Effect of fluid resuscitation on mortality and organ function in experimental sepsis models
- Equal contributors
1 Department of Anaesthesia and Pain Therapy, Inselspital, Bern University Hospital and University of Bern, CH-3010 Bern, Switzerland
2 Department of Intensive Care Medicine, Inselspital, Bern University Hospital and University of Bern, CH-3010 Bern, Switzerland
3 Department of Visceral and Transplant Surgery, Inselspital, Bern University Hospital and University of Bern, CH-3010 Bern, Switzerland
4 Department of Pediatric Surgery, Inselspital, Bern University Hospital and University of Bern, CH-3010 Bern, Switzerl
5 Institute of Pathology, University of Bern, Murtenstrasse 31, CH-3010 Bern, Switzerland
Critical Care 2009, 13:R186 doi:10.1186/cc8179
See related commentary by Groeneveld, http://ccforum.com/content/14/1/101Published: 23 November 2009
Several recent studies have shown that a positive fluid balance in critical illness is associated with worse outcome. We tested the effects of moderate vs. high-volume resuscitation strategies on mortality, systemic and regional blood flows, mitochondrial respiration, and organ function in two experimental sepsis models.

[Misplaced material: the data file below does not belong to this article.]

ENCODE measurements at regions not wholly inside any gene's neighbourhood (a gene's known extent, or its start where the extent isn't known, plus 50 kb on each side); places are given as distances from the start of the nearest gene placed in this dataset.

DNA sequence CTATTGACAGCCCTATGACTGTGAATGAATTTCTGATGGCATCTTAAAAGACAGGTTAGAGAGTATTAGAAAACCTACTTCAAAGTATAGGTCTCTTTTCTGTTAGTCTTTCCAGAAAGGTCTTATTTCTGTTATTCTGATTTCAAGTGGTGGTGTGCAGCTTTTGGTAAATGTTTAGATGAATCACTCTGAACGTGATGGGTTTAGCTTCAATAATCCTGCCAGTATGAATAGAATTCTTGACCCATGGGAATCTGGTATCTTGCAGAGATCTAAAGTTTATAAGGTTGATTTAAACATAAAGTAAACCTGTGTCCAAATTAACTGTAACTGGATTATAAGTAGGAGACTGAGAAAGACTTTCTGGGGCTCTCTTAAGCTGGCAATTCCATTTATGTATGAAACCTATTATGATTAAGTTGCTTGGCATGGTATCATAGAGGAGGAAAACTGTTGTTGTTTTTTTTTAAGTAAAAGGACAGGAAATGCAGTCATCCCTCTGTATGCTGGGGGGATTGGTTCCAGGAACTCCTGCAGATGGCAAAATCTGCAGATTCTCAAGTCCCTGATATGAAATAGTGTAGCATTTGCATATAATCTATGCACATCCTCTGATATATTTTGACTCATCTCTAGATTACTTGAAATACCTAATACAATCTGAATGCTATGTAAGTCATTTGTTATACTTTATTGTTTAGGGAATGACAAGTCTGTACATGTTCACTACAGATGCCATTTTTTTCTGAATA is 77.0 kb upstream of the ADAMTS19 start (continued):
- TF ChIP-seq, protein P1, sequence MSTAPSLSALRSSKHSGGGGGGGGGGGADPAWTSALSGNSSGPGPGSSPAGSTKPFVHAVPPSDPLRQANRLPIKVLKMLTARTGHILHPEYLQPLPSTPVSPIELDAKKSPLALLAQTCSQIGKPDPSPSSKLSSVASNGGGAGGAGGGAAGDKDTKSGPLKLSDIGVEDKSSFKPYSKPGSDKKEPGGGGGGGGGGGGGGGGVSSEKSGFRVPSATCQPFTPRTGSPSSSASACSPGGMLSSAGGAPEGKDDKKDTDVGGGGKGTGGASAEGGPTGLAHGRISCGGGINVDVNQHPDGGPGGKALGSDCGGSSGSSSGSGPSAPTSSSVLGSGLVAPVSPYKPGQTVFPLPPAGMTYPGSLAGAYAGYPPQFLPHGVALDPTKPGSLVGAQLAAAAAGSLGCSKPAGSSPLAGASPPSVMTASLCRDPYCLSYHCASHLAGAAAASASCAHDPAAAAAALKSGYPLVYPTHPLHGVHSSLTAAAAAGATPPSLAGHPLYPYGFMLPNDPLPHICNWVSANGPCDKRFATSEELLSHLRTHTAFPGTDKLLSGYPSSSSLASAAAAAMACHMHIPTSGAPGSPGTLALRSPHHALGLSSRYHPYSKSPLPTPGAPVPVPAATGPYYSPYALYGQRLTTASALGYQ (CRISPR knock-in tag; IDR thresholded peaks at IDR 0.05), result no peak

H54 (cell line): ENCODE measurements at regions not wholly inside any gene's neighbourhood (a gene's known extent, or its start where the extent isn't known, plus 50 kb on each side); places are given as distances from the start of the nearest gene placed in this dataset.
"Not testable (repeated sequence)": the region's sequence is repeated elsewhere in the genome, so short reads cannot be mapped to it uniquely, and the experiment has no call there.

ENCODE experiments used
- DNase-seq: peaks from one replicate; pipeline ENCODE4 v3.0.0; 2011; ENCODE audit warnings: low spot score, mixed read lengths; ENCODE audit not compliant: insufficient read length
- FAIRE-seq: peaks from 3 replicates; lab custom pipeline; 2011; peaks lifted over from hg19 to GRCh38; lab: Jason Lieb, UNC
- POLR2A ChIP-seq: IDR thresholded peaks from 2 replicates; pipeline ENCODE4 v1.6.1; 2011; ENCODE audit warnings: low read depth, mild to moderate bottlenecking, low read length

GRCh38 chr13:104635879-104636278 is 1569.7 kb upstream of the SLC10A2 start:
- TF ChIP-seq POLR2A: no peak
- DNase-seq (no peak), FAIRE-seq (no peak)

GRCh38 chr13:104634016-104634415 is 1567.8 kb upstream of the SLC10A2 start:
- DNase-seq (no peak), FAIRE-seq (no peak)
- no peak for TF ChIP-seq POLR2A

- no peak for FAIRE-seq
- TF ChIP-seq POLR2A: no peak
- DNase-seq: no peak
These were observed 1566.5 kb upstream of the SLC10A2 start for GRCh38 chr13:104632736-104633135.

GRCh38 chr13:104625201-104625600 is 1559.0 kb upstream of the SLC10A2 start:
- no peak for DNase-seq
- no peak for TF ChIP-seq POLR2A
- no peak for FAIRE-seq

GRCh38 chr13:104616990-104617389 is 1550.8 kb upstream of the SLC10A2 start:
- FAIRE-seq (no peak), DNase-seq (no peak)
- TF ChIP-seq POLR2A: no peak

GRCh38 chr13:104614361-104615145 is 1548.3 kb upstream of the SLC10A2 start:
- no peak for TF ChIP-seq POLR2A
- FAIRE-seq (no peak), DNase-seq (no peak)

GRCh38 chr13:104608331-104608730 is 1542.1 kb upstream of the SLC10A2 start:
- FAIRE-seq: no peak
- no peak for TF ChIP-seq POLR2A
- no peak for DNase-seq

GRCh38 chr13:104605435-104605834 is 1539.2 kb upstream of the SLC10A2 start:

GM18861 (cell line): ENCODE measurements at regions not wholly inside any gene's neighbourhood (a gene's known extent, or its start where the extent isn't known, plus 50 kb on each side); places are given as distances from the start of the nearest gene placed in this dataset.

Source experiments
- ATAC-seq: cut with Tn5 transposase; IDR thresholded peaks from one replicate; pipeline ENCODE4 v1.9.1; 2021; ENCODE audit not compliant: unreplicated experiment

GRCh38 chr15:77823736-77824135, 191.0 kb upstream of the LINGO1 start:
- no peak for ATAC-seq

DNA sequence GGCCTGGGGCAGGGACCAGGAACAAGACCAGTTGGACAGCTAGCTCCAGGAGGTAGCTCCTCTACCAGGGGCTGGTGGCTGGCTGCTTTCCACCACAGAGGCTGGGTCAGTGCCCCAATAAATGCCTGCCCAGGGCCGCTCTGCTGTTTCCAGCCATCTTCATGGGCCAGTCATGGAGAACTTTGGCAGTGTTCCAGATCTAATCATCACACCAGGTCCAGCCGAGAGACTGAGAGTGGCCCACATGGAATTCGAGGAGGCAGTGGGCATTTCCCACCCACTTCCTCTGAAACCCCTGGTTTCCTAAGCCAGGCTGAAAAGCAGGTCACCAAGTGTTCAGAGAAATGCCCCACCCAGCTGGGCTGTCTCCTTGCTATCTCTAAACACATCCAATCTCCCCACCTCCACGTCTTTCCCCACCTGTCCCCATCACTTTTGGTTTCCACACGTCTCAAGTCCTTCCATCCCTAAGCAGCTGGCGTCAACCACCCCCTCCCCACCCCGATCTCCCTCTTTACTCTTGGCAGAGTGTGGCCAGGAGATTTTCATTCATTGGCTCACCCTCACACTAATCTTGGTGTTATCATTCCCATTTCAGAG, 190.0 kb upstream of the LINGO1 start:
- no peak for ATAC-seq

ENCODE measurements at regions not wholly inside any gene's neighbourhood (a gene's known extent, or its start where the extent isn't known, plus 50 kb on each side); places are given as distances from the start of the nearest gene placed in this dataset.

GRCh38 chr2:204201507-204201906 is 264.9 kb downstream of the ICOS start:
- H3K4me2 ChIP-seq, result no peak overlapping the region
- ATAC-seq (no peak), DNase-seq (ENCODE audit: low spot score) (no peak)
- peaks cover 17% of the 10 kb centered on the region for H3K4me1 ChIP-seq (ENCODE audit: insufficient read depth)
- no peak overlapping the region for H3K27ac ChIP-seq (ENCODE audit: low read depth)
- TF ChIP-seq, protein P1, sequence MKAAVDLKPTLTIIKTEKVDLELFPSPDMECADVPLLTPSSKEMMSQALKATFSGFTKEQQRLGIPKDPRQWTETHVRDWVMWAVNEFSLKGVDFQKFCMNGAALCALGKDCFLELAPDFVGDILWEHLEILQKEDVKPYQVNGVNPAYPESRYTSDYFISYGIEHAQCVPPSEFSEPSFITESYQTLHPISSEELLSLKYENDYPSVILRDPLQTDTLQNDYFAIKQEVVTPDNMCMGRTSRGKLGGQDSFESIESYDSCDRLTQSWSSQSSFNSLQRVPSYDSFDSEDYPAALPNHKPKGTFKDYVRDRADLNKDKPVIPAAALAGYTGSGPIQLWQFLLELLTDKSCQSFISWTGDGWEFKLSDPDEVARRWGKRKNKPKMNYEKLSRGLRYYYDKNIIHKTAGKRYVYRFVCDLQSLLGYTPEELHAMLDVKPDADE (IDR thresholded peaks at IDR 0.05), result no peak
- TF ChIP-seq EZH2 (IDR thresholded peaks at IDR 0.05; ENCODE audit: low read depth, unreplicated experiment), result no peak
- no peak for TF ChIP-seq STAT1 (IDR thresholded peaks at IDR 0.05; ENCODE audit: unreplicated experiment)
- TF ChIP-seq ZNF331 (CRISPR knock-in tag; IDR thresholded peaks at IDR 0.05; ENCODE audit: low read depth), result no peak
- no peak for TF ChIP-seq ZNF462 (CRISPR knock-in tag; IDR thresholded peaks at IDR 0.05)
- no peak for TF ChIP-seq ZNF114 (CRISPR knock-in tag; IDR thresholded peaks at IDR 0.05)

48 pigs were randomized to continuous endotoxin infusion, fecal peritonitis, and a control group (n = 16 each), and each group further to two different basal rates of volume supply for 24 hours [moderate-volume (10 ml/kg/h, Ringer's lactate, n = 8); high-volume (15 + 5 ml/kg/h, Ringer's lactate and hydroxyethyl starch (HES), n = 8)], both supplemented by additional volume boli, as guided by urinary output, filling pressures, and responses in stroke volume. Systemic and regional hemodynamics were measured and tissue specimens taken for mitochondrial function assessment and histological analysis.
Mortality in high-volume groups was 87% (peritonitis), 75% (endotoxemia), and 13% (controls). In moderate-volume groups mortality was 50% (peritonitis), 13% (endotoxemia) and 0% (controls). Both septic groups became hyperdynamic. While neither sepsis nor volume resuscitation strategy was associated with altered hepatic or muscle mitochondrial complex I- and II-dependent respiration, non-survivors had lower hepatic complex II-dependent respiratory control ratios (2.6 +/- 0.7, vs. 3.3 +/- 0.9 in survivors; P = 0.01). Histology revealed moderate damage in all organs, colloid plaques in lung tissue of high-volume groups, and severe kidney damage in endotoxin high-volume animals.
High-volume resuscitation including HES in experimental peritonitis and endotoxemia increased mortality despite better initial hemodynamic stability. This suggests that the strategy of early fluid management influences outcome in sepsis. The high mortality was not associated with reduced mitochondrial complex I- or II-dependent muscle and hepatic respiration.